Image source: アニメ クロックワーク・プラネット on Twitter

Clockwork Planet continues on its brisk pace, with the intrepid gang of rather unique protagonists guiding us through its mechanical world.

The four main protagonists are each highly skilled in some particular area, and they often split into two pairings: Naoto is the guy with super-hearing, able to pick out a wonky gear in a faulty mechanism, while RyuZU is his robotic servant, loaded with weapons, and special “bullet-time”-like abilities.

Conversely, Marie is a genius engineer with almost-superhuman skills, both technical and physical: For example, she is able to throw special screwdrivers like darts, which will then proceed to tighten a screw in a hard-to-reach area. Protecting her, in turn, is Halter, an incredibly strong, agile man with seemingly-cybernetic enhancements, who functions as her bodyguard and also as a partner of sorts.

[This article contains spoilers for Clockwork Planet.]

Within this hodgepodge of a team, the character of Marie herself is worth a look because, although she has a very high social status as the daughter of the Breguet family and heir of the company, yet at the same time she also seems the most capricious, underlying some very child-like traits.

At first glance, Marie looks very much like a young child, and in a way—despite being sixteen—she is. She is something of a prodigy, and her achievements very early in life have led to a prestigious position putting her in charge of teams of adults. Conversely, her personality is actually somewhat “tsundere,” in the sense that she appears rather petulant at times, but soft and perhaps even vulnerable at other times.

Image source: アニメ クロックワーク・プラネット on Twitter

These two conflicting sides are kept in check through the interactions with the rest of the group. But when Naoto appears to perish during a battle with another automata (a robot like RyuZU), Marie’s personality gradually goes down a trajectory we have not seen before. Immediately after Naoto falls, seemingly to his doom, into a void-like pit, Halter grabs Marie and proceeds to flee to safety, to Marie’s protest. Here, he acts as the voice of reason, trying to convince her that there could have been no escape from that oblivion; thus, the priority of the moment is fleeing, since Naoto cannot be saved. Later that night, Marie lies in bed in a depressed state, prompting Halter to encourage her in an interesting way. He reminds her that she is but a child. “If a young girl cries like the young girl she is,” he says, “nobody would complain.”

This is notable as an acknowledgement that a child prodigy is still a child, and is not expected to immediately adhere to all the norms of the adult world. It is an interesting and rare occurrence with such types of characters that their childlike-ness is, instead of either being played for laughs, or used as a symbol of innocence and purity, and therefore a driver for a more honest moral justice (like in Tetsuwan Atom/Astroboy), is rather seen as a virtue which has the power to absolve them from responsibility.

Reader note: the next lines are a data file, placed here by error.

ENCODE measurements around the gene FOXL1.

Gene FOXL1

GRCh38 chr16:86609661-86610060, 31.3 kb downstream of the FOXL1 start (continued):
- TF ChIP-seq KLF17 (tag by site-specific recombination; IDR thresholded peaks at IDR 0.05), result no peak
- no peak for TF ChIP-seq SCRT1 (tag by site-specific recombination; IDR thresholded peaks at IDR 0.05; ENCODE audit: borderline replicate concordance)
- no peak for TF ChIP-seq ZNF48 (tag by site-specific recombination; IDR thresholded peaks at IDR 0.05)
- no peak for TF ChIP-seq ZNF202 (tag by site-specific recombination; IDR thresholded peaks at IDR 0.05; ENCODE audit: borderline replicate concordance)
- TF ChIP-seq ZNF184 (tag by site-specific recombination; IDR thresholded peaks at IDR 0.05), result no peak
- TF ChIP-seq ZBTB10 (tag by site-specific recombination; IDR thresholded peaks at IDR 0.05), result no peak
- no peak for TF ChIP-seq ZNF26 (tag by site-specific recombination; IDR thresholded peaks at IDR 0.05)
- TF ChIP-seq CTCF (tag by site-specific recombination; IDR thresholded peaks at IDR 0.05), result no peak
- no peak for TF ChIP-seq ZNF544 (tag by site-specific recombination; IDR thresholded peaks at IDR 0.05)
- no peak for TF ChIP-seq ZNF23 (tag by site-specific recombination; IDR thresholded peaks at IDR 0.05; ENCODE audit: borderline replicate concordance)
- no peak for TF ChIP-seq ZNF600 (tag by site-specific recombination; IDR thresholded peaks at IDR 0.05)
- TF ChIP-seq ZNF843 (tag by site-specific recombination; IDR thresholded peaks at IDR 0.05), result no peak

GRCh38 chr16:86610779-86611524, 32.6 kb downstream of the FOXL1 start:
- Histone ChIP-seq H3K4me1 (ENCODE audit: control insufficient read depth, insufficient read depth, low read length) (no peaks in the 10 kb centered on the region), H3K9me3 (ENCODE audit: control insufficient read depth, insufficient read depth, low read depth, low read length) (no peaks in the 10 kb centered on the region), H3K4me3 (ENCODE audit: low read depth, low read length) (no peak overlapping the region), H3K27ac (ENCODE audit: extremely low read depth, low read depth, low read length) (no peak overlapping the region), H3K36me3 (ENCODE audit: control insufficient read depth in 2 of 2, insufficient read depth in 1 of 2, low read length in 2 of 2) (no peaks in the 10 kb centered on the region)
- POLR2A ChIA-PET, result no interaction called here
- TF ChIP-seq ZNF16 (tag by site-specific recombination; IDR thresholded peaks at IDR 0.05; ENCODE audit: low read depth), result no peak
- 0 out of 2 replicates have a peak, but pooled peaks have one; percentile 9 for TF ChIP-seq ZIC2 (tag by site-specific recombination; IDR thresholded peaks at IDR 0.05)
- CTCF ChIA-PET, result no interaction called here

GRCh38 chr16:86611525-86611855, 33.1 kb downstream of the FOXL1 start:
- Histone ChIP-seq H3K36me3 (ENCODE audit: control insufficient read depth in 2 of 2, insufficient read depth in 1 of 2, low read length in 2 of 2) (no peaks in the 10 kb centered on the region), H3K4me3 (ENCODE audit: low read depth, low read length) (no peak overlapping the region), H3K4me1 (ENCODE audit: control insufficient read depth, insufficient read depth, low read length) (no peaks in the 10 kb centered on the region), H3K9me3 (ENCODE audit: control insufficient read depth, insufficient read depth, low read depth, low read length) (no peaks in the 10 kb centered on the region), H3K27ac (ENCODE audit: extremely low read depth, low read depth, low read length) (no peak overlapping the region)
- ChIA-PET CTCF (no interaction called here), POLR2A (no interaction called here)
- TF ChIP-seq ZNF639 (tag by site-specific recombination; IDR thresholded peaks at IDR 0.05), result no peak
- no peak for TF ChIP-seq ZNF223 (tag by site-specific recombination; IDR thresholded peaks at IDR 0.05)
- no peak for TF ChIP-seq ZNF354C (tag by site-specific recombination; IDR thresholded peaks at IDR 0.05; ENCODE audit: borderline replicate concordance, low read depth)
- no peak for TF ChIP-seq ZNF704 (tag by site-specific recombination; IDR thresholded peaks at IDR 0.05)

Image source: アニメ クロックワーク・プラネット on Twitter

But after she comes to the realization that perhaps Naoto sacrificed himself to save her, Marie does exactly the opposite of Halter’s advice and instead of simply crying like a child, actually goes full-on terrorist. She breaks in to an office and tortures a government official (the governor of Mie) while threatening to murder his family, in the hopes of gaining more information surrounding a deadly, secret underground weapon. (Oddly, Halter is not shown as harboring much objection to such an outlandish move.)

Eventually, she learns much more than she expected to, and uncovers the terrifying truth that her previous endeavors to save Kyoto may have led to an even worse fate, this time for the region of Mie. It might be next on the government’s “purging” agenda.

This “expectation to behave like a child” driving her to act even less like one, and instead turn to horrific measures, is not only an interesting character trait, but also a testament to how much she needs to be balanced out and grounded by the rest of the team. Halter will usually talk some sense into her—or at least break up the commotion when she is fighting with Naoto or RyuZU—and similarly, Naoto’s calm analytical skills will sometimes mitigate Marie’s irrational, emotional outbursts.

Image source: アニメ クロックワーク・プラネット on Twitter

All in all, the team functions together as one well-oiled machine, almost like the titular “clockwork,” and the loss of one or more members leads to a crumbling of this delicate balance.

Clockwork Planet is currently streaming on Crunchyroll.

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